Coaching leads to a better use of ‘problem-solving time’. The traditional manager might set up a meeting with her team, spend time listening to all the details and use her wisdom and experience to offer a solution. Then another problem might arise and that manager could be called upon in the same way – after all, surely the manager is paid for her experience and wisdom in offering speedy and effective solutions? It’s quicker to cut to the chase and get it sorted.
Alternatively, let’s forget the meeting…let’s even forget the detail of the problem. Let’s ask the person who has come with the problem about what his goal is here? Let’s ask him what they need to think through and arrive at his own conclusions. Let's invest our leadership time in this individual by empowering him to come up with a process for problem-solving that works for him. Then let’s remind him that he’s demonstrated a capacity to work though his issue, and developed his own process for problem-solving.
It appears that organisations are getting wise to this approach. In a report following a survey by the Institute of Leadership and Management (ILM) entitled: ‘Creating a coaching culture’ (2011), one of the main conclusions was a witnessed shift in the role of ‘manager as expert’ to ‘manager as coach’.
The survey of learning and development managers and decision makers at 250 successful organisations, revealed a number of other important findings.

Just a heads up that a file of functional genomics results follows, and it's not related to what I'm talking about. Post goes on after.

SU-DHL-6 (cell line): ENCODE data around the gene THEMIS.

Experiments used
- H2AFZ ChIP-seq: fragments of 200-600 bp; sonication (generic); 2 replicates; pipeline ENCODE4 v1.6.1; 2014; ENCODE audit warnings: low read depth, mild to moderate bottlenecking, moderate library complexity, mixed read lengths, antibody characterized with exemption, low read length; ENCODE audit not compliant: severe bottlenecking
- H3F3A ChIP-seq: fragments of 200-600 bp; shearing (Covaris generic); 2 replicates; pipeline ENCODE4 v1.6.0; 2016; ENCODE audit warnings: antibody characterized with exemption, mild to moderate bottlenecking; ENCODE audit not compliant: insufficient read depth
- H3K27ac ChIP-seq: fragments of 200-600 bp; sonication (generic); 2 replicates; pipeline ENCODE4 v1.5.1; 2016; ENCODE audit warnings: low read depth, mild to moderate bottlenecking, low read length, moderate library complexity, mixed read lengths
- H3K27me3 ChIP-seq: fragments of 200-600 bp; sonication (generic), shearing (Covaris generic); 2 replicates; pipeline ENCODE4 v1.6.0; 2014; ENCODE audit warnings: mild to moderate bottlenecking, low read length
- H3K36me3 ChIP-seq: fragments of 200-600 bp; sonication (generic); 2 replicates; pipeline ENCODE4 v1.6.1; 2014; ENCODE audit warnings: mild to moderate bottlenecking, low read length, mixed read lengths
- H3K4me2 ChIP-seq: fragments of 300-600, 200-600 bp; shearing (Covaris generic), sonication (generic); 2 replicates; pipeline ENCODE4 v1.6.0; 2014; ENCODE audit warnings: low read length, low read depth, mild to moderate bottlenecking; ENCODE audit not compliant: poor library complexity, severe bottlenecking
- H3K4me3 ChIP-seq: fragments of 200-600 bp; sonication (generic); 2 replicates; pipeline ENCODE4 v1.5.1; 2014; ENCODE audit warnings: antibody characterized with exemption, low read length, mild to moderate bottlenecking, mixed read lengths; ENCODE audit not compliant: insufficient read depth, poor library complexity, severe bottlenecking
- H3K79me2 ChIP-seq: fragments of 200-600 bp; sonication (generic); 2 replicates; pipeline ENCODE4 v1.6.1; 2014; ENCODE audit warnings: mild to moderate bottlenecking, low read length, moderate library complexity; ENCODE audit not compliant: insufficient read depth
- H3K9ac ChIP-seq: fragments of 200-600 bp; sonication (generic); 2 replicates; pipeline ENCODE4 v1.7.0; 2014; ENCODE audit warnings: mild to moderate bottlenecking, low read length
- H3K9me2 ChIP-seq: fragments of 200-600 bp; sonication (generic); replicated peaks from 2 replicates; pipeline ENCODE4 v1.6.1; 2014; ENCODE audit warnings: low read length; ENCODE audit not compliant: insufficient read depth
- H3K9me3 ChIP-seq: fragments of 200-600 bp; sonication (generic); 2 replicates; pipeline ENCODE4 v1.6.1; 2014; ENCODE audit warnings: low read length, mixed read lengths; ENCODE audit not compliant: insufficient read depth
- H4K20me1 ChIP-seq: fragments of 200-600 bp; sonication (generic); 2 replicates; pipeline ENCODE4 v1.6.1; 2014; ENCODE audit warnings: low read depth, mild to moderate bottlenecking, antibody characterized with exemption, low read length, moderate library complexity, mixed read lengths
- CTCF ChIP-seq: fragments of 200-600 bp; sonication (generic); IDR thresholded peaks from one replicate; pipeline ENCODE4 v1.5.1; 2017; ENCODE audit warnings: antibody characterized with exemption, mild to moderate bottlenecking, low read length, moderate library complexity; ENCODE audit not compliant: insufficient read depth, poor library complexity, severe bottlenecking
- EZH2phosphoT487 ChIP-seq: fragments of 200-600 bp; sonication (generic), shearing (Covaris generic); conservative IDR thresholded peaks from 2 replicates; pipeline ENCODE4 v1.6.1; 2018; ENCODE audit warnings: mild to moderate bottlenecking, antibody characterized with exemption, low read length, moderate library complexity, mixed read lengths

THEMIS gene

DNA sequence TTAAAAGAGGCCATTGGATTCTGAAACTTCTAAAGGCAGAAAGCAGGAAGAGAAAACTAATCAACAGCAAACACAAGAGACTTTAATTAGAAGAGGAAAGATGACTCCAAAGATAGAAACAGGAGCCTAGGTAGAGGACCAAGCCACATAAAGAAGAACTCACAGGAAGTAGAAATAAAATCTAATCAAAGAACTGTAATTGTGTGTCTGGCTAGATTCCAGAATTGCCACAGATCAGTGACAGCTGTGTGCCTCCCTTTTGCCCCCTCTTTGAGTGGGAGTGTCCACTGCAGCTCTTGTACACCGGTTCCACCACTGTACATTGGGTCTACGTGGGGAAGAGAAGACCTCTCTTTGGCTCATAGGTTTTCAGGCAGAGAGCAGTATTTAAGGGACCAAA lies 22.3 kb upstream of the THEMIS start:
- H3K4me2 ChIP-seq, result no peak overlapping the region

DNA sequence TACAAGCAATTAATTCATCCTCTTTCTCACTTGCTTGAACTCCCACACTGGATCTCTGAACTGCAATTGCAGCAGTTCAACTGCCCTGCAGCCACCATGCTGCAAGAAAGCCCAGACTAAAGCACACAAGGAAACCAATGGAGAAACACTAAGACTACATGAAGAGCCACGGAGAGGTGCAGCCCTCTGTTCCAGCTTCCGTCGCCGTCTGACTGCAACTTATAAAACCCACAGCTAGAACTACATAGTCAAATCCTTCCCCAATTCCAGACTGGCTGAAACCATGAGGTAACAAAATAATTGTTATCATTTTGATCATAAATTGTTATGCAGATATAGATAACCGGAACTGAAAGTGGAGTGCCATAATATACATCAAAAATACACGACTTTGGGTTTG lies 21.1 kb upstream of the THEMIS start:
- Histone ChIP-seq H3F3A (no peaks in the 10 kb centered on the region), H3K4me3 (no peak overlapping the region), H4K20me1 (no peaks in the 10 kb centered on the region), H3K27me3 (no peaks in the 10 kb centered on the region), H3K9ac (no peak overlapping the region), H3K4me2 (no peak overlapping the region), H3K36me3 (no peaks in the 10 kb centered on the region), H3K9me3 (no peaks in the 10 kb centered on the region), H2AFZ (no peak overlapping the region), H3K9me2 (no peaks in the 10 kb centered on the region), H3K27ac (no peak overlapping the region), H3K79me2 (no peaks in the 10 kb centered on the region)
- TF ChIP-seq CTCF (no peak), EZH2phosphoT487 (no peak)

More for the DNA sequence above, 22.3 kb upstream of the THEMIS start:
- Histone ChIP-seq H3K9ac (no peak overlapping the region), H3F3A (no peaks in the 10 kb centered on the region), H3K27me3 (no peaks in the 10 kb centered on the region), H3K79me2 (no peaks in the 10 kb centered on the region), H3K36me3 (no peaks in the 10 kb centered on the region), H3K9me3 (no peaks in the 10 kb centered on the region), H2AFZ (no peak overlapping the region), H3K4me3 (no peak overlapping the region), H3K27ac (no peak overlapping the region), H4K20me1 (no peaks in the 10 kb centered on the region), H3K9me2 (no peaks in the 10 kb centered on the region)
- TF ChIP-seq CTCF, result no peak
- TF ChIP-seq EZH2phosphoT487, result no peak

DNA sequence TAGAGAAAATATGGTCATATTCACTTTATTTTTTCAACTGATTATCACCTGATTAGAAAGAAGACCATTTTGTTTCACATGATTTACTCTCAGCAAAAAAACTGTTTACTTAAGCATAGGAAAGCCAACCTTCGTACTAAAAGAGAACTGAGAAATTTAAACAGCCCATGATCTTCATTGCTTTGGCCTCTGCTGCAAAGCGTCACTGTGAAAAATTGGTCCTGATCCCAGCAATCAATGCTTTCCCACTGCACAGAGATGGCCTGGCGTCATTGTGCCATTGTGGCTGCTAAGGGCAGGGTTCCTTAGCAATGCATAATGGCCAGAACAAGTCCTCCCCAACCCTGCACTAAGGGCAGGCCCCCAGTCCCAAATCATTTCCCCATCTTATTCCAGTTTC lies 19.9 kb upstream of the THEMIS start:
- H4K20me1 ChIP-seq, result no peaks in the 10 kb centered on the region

There was a broad consensus on the benefits that result from coaching. More than 95% of respondents reported gains for both the organisation, and the individual. In general, coaching was seen to help produce improvements in communication and interpersonal skills, leadership and management, conflict resolution, personal confidence, attitudes and motivation, management performance as well as preparation for a new role or promotion. The larger the organisation, the more likely they were to use coaching.
However a particular concern was the lack of training to support managers in their coaching aspirations. The report revealed:
‘Managers expressing an interest in coaching are encouraged to ‘have a go’. Perhaps worryingly, organisations emphasise the ability to address specific performance or behavioural issues, over the ability to coach, as a selection criterion. The challenge here is to ensure that the internal process of selecting and developing coaches produces coaching of a similar (or superior) quality and scope to that provided externally.
On this basis, the training of managers to be coaches, is gaining traction; In fact it’s been described by the Chartered Management Institute (CMI) as a ‘megatrend’.
The forward-thinking organisation understands that, at its best, coaching addresses deficiencies in personal skills and development, as well as business and work skills. It focuses on the doing and being elements of management and leadership – not just the knowing. It results in improvements in self-awareness and personal confidence; it’s not simply about challenging people but empowering people to challenge themselves.
In essence, good coaching is about achieving a high performance culture, not managing a low-performance one.